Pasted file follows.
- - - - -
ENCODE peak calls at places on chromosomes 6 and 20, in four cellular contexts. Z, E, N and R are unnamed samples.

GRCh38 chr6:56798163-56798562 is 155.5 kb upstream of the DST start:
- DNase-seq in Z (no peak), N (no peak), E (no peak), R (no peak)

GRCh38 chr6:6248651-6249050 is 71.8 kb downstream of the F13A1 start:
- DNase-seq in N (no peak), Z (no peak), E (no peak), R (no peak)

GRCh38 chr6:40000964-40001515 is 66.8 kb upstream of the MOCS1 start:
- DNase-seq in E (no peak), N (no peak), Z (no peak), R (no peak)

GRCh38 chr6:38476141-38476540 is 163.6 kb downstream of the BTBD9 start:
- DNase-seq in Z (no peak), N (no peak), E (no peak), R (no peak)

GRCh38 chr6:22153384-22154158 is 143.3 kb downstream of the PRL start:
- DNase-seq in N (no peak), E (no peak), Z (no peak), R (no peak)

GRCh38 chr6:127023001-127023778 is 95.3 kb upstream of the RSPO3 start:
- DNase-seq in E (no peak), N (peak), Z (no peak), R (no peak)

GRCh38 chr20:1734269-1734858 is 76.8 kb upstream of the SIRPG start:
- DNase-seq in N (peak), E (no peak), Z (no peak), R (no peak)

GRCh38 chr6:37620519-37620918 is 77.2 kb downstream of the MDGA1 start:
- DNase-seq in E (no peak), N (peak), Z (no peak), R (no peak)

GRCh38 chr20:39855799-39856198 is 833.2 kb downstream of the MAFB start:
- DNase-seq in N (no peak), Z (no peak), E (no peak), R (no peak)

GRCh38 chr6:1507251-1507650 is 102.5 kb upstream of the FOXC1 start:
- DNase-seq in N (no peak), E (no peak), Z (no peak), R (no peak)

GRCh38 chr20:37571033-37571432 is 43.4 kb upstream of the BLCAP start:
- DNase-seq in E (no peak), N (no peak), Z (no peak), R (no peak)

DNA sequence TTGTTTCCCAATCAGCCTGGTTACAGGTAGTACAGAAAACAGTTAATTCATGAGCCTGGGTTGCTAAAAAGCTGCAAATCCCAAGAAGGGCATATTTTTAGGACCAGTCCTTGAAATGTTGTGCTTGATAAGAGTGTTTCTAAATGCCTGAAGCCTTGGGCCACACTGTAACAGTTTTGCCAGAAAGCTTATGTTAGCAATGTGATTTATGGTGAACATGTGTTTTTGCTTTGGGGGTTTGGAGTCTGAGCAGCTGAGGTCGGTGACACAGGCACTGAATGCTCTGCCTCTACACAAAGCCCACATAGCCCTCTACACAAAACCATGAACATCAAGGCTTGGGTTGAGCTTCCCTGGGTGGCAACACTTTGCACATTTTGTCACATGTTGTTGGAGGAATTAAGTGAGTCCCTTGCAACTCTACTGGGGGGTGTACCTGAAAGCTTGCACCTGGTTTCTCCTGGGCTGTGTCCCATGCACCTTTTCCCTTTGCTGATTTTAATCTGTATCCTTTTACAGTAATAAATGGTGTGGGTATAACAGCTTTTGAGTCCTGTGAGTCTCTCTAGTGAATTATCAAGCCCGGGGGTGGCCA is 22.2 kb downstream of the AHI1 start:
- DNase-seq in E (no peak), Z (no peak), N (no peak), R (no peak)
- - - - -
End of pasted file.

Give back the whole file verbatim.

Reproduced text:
ENCODE peak calls at places on chromosomes 6 and 20, in four cellular contexts. Z, E, N and R are unnamed samples.

GRCh38 chr6:56798163-56798562 is 155.5 kb upstream of the DST start:
- DNase-seq in Z (no peak), N (no peak), E (no peak), R (no peak)

GRCh38 chr6:6248651-6249050 is 71.8 kb downstream of the F13A1 start:
- DNase-seq in N (no peak), Z (no peak), E (no peak), R (no peak)

GRCh38 chr6:40000964-40001515 is 66.8 kb upstream of the MOCS1 start:
- DNase-seq in E (no peak), N (no peak), Z (no peak), R (no peak)

GRCh38 chr6:38476141-38476540 is 163.6 kb downstream of the BTBD9 start:
- DNase-seq in Z (no peak), N (no peak), E (no peak), R (no peak)

GRCh38 chr6:22153384-22154158 is 143.3 kb downstream of the PRL start:
- DNase-seq in N (no peak), E (no peak), Z (no peak), R (no peak)

GRCh38 chr6:127023001-127023778 is 95.3 kb upstream of the RSPO3 start:
- DNase-seq in E (no peak), N (peak), Z (no peak), R (no peak)

GRCh38 chr20:1734269-1734858 is 76.8 kb upstream of the SIRPG start:
- DNase-seq in N (peak), E (no peak), Z (no peak), R (no peak)

GRCh38 chr6:37620519-37620918 is 77.2 kb downstream of the MDGA1 start:
- DNase-seq in E (no peak), N (peak), Z (no peak), R (no peak)

GRCh38 chr20:39855799-39856198 is 833.2 kb downstream of the MAFB start:
- DNase-seq in N (no peak), Z (no peak), E (no peak), R (no peak)

GRCh38 chr6:1507251-1507650 is 102.5 kb upstream of the FOXC1 start:
- DNase-seq in N (no peak), E (no peak), Z (no peak), R (no peak)

GRCh38 chr20:37571033-37571432 is 43.4 kb upstream of the BLCAP start:
- DNase-seq in E (no peak), N (no peak), Z (no peak), R (no peak)

DNA sequence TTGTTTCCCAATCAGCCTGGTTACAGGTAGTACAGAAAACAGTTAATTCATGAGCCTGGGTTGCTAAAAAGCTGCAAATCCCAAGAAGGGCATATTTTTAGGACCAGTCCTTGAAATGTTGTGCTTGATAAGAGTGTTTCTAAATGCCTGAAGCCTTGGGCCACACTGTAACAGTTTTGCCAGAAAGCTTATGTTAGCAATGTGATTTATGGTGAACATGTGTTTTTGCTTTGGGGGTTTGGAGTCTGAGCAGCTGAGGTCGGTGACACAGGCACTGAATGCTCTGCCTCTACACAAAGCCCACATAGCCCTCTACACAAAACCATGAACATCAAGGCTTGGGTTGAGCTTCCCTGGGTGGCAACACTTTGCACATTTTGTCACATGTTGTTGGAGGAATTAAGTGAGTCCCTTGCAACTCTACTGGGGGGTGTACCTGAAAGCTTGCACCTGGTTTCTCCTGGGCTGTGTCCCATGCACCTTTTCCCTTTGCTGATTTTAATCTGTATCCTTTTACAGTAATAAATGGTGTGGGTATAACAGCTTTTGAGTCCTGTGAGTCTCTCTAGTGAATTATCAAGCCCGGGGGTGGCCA is 22.2 kb downstream of the AHI1 start:
- DNase-seq in E (no peak), Z (no peak), N (no peak), R (no peak)